In 2013, Warren Schulz, a veteran Chicago engineer and former Illinois EAS chair, suggested in Radio World, “EAS cannot be fixed and should be closed down. Rely on cellphone text alerts. If desired, reserve the EAS radio daisy chain for long-form messages.”
FEMA and the FCC sought to address some of these concerns with the Integrated Public Alert and Warning System. It includes the EAS and what is now called Wireless Emergency Alerts (formerly known as the Commercial Mobile Alert System and the Personal Localized Alerting Network).
This “system of systems” approach has a goal of issuing an alert within 10 minutes that will reach 85 percent of a potentially affected population. WEA messages are supposed to override other cellular traffic with a 90-character message accompanied by a distinctive tone and vibration to all properly equipped and programmed cellphones in a designated area.
This is a development welcomed by Morgan Hoaglin at the Arizona Department of Emergency Management, who noted, “IPAWS does not depend on any one technology.”
With cellphones in just about everyone’s pocket, it would seem that WEA could replace the other mass notification systems. An update to that old saying may go, “You can lead a person to information that could save their life, but you can’t make them receive it.”
Immediately after one of the first WEA messages in Phoenix, my Twitter stream was full of users asking what had just happened to their phones — and how to prevent it from happening again. Later tweets explained how the settings could be adjusted to turn off two of the three alert categories (national alerts cannot be disabled).
A 2013 study of post-alert Twitter comments for FEMA’s parent agency, the Department of Homeland Security, showed this user reaction was not unusual. The DHS consultants admit their anecdotal evidence points to a need for further study of message content, geo-targeting and both understanding and improving the response to the warnings by phone users. The report mentioned support from government websites, but little mention of the system from carriers or retailers.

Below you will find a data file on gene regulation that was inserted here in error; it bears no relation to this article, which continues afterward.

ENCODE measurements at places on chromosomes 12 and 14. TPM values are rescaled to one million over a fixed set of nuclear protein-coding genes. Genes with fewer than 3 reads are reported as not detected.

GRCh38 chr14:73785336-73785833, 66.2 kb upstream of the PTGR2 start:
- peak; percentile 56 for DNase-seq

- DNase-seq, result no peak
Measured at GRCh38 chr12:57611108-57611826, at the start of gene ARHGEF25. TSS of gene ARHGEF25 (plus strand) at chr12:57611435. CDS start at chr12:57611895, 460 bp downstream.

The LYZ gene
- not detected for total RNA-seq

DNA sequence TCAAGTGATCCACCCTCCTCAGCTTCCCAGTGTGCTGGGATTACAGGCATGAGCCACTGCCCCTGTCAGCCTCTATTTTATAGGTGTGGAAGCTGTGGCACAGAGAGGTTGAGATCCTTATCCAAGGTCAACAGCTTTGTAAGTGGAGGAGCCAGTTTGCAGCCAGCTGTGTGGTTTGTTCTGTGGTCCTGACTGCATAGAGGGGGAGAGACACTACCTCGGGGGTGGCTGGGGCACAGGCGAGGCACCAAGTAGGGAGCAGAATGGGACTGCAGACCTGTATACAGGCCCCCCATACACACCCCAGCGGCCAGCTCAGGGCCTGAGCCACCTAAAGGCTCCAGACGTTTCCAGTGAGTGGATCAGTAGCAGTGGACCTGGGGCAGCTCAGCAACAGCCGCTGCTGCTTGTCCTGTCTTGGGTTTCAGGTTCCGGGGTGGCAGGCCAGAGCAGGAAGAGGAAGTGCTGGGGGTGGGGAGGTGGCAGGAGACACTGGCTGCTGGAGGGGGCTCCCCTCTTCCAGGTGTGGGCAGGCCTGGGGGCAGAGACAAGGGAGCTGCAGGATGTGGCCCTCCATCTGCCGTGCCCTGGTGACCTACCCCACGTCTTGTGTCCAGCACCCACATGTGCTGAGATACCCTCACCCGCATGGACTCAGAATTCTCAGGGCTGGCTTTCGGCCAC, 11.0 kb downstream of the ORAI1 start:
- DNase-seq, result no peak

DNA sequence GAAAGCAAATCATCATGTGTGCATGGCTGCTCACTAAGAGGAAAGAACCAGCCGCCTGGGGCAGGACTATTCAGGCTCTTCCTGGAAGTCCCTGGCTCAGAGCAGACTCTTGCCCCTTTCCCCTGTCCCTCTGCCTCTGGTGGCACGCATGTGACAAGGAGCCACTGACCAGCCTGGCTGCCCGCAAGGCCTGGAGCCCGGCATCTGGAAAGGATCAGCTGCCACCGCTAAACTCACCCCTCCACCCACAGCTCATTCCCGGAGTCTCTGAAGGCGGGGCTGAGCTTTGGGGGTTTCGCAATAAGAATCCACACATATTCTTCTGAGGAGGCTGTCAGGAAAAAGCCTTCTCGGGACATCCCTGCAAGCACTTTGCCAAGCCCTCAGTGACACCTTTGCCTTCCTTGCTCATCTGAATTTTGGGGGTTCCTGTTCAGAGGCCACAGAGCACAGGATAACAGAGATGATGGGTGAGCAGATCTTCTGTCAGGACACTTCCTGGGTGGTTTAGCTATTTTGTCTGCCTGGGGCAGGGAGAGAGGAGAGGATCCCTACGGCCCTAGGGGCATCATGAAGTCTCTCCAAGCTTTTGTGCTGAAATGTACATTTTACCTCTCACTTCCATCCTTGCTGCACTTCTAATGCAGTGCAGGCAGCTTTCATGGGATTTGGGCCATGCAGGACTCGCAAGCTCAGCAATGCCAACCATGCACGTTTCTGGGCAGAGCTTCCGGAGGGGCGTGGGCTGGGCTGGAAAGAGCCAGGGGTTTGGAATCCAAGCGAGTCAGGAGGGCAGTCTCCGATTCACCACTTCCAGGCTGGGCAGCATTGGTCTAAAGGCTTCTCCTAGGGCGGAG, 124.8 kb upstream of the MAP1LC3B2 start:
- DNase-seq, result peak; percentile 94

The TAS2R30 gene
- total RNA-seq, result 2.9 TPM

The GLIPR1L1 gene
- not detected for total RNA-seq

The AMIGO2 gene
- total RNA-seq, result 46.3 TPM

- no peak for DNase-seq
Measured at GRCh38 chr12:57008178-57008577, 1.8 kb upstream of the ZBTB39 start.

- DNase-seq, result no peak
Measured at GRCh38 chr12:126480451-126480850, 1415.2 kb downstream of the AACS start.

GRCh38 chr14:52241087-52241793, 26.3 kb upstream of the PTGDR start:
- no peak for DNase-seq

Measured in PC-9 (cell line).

On Sept. 9, 2016, the FCC issued report & order as well as a further NPRM FCC 16-127. The R&O required alert messages to expand from a maximum 90 characters to a maximum of 360 characters on 4G-LTE and future networks. It added a “Public Safety Messages” category, required cell carriers to allow embedding phone numbers and/or URLs placed in WEA messages and support WEA messages in Spanish. The carriers must also maintain a log of the messages, narrow geo-targeting as possible, and send the messages without delay. The R&O concluded with enhanced provisions for testing, exercising, and raising awareness of the WEA system.
The Further NPRM included a study of ways to keep WEA consistent with advancing technology, such as multimedia, multilingual and geo-targeting possibilities.
WHERE DOES EAS FIT IN?
Even if the expectation of EAS as a first alert source is overestimated, it is still the best option for continuing information. A WEA message cannot convey information about evacuation routes or shelter locations; the information Schulz wrote about would be a proper continuing use for the EAS. Radio stations manage to find ways to stay on the air in the direst circumstances.
Broadcasters should be pushing for a procedure where a WEA message refers to local stations by frequency so users would know where to tune for official information. With the 90-character limit, an alert may only be able to say, “Check local media.” Directing people to the proper local media could prove to be a lifesaver.
The author is a Ph.D. student at the University of Oklahoma’s Gaylord College of Journalism and Mass Communication. He has held a variety of radio and television news and management positions in New York, Washington, Los Angeles and Phoenix. Reach him at firstname.lastname@example.org.